ZR-1 Maintenance Tips

General Maintenance

by Jim VanDorn


The most common call we receive by far is from a confused ZR1 owner. After years of reading everything from which thermostat to use, to what type of spark plug is best, the average owner is totally and completely confused...and for good reason. There are many varied opinions of what is best for our cars but that may depend greatly on how you use your ZR1.


After seven years plus, many ZR1's are finally accruing some mileage. We have had the opportunity to closely inspect many engines with a variety of types of use from normal street driving to severe "weekend" use (track time). Compiling this information we can now offer the ZR1 owner some observations. One rule we've adopted after hearing so many owners say the same thing is the "DIMWIT" or "Darn, if I didn't Mess With IT" rule. In other words, if you didn't have a problem, then what are your intentions in the first place? To date, the only company known to have a fleet of engineering ZR1's to test with was GM and it's affiliates.


Therefore, we must ask ourselves if their suggested procedures and parts recommendations should have a considerable amount of merit. Obviously they do, but on the other hand, there are no doubt areas for improvement. Although we will begin our segment discussing the routine and normal maintenance of the ZR1, there are many areas where an upgrade will be suggested.


Please understand that these are personal opinions and experiences and are not intended to conflict with service procedures outlined in the appropriate service manual.


The fuel gauge on the ZR1 varies significantly from car to car but we have done some testing and made several observations. Most ZR1's will run empty after approximately 18 gallons of fuel are used. We once verified this using three different cars. The vehicles actually ran out of gas within feet of each other and all took between 17.6 and 17.8 gallons when filled to capacity. It is believed that the other two gallons of the 20 gallon tank's alleged capacity either doesn't exist or remains in the valley of the bottom of the tank.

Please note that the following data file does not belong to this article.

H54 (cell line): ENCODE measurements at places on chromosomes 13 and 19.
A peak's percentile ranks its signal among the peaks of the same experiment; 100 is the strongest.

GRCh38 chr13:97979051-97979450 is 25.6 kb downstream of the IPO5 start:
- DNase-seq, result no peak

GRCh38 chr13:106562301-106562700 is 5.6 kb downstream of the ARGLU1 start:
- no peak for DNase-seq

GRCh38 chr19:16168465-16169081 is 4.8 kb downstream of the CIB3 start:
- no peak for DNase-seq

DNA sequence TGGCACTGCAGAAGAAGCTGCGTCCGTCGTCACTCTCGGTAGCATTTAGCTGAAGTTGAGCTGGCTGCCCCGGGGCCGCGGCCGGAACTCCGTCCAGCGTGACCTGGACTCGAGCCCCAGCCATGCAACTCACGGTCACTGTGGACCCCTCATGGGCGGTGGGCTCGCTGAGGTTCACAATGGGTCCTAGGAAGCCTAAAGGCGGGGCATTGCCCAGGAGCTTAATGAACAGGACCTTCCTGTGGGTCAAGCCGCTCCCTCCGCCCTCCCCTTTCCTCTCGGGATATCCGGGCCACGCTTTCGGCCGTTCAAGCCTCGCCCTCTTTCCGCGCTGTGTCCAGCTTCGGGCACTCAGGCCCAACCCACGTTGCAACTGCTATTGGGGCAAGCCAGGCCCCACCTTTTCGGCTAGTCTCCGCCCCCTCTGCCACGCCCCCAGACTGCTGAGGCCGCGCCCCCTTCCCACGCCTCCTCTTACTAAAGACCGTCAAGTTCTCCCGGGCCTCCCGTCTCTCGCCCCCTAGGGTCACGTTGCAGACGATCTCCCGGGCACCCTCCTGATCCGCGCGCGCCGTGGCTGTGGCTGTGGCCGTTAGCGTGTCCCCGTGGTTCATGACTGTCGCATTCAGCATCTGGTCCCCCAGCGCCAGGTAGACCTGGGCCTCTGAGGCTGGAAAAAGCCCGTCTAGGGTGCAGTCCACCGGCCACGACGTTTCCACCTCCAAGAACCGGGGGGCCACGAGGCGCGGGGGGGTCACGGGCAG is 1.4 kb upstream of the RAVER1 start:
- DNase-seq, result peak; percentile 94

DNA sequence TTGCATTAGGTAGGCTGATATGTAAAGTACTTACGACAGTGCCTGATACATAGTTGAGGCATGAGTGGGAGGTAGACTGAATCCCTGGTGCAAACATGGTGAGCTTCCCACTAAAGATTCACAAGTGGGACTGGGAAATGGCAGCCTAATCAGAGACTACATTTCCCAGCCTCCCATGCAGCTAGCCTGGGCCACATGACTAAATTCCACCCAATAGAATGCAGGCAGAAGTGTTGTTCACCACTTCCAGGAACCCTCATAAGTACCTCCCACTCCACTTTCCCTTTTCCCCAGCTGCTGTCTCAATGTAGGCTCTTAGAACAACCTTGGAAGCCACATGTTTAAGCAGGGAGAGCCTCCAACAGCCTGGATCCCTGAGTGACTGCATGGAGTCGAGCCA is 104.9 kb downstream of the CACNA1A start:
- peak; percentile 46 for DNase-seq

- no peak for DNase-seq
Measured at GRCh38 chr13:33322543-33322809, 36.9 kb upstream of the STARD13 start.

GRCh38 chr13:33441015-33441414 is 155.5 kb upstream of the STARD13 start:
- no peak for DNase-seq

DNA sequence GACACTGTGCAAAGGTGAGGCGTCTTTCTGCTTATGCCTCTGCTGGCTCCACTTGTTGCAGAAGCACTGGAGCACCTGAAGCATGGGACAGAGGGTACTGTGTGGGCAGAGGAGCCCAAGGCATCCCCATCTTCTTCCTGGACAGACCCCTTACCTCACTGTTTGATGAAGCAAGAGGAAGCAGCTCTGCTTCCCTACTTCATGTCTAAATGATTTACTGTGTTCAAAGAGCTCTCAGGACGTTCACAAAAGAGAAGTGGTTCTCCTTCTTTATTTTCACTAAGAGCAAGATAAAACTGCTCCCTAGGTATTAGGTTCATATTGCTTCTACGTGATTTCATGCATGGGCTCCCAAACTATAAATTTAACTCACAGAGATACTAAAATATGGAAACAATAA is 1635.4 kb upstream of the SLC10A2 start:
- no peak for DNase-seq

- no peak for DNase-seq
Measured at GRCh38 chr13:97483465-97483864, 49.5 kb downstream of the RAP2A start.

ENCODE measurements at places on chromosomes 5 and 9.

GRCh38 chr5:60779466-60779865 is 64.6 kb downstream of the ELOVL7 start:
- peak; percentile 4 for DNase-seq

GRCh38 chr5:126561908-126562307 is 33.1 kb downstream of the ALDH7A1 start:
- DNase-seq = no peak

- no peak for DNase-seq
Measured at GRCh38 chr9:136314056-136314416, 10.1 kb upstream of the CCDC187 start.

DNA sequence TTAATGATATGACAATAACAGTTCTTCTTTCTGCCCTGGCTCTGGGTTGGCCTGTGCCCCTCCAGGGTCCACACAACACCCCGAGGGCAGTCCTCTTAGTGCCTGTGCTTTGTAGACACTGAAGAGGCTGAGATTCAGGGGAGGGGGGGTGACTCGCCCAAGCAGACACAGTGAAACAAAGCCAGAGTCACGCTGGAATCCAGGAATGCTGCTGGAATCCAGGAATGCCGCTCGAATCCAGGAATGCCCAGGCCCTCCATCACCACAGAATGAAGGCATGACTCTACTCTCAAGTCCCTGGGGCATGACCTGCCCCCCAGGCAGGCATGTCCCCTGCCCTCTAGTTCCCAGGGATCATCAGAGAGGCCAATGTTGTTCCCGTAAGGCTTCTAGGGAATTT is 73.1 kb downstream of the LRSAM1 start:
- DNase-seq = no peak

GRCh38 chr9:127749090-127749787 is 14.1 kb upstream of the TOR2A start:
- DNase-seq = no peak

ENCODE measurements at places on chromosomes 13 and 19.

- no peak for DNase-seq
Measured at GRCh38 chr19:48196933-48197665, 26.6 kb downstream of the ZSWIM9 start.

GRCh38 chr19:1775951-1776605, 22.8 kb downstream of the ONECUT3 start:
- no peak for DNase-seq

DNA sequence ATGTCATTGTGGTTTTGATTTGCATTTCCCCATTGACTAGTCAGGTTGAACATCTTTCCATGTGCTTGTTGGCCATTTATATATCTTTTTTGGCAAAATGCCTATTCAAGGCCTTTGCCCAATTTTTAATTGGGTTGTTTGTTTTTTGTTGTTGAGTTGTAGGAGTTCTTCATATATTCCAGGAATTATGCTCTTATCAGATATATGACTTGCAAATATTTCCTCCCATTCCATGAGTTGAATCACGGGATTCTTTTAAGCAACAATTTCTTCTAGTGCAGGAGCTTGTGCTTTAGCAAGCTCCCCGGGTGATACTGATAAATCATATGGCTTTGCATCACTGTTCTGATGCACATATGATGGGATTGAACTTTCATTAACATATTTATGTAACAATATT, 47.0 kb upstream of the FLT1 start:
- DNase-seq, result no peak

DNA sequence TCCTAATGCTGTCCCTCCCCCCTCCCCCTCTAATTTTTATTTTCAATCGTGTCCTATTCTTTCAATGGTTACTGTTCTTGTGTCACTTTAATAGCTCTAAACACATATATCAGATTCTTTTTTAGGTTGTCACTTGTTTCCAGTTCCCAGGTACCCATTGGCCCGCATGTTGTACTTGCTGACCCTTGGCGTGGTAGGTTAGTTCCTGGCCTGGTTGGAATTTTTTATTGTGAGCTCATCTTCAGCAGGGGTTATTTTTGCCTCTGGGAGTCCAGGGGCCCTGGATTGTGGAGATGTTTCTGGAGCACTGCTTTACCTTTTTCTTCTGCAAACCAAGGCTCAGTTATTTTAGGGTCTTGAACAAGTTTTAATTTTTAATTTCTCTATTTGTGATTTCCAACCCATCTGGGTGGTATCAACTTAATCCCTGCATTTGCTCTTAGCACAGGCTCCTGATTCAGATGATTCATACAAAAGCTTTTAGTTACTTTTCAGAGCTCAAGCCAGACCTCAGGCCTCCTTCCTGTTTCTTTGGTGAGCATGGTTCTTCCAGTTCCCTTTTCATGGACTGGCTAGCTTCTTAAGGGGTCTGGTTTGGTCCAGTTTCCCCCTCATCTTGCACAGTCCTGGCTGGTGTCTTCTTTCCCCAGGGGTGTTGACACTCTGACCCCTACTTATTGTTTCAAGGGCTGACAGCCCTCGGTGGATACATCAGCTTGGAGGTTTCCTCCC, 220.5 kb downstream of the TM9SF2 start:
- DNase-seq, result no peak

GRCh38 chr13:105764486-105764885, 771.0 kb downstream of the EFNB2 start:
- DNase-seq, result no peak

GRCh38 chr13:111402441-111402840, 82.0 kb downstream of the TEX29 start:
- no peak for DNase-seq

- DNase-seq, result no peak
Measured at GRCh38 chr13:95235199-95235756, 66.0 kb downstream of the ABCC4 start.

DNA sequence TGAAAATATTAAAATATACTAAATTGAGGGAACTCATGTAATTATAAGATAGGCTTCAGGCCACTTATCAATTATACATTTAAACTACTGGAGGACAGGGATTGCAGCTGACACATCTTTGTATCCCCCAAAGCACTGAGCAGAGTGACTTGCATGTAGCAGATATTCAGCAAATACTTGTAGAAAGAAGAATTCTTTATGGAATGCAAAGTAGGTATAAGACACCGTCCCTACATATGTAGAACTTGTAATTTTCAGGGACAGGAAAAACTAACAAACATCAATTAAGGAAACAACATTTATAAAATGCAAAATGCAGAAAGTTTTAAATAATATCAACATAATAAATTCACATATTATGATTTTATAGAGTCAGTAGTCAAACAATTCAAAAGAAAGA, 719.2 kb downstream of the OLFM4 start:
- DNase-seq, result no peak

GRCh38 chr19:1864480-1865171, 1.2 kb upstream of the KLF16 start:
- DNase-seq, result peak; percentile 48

The ZR1 has two fuel pumps located within the fuel tank. The lower pump is the primary and supplies fuel constantly. The secondary pump, located above the primary, is activated by the power key and will run dry when only 3-5 gallons of fuel remain. This starvation will also be felt at just below a half tank indicated when the vehicle is used in aggressive cornering maneuvers.

Note #1: Today's fuel pumps are lubricated and cooled by the fuel itself, therefore, a pump that is allowed to run dry may experience a much shorter service life.

Note #2: '93 ZR1's produced between January 1 and mid-February were equipped with a slightly longer filler hose to reduce the filling capacity by 2 gallons. This was a quick fix to remedy a slightly overweight car which did not adhere to Federal certifications. After mid-February, the heavy front and rear rubber bumper absorbers were replaced with much lighter Styrofoam units. This upgrade continued for the entire production of all C4 Corvettes through '96. By removing the sender, an owner can restore the fuel tank to it's full capacity by simply removing the clamp and added rubber hose extension.

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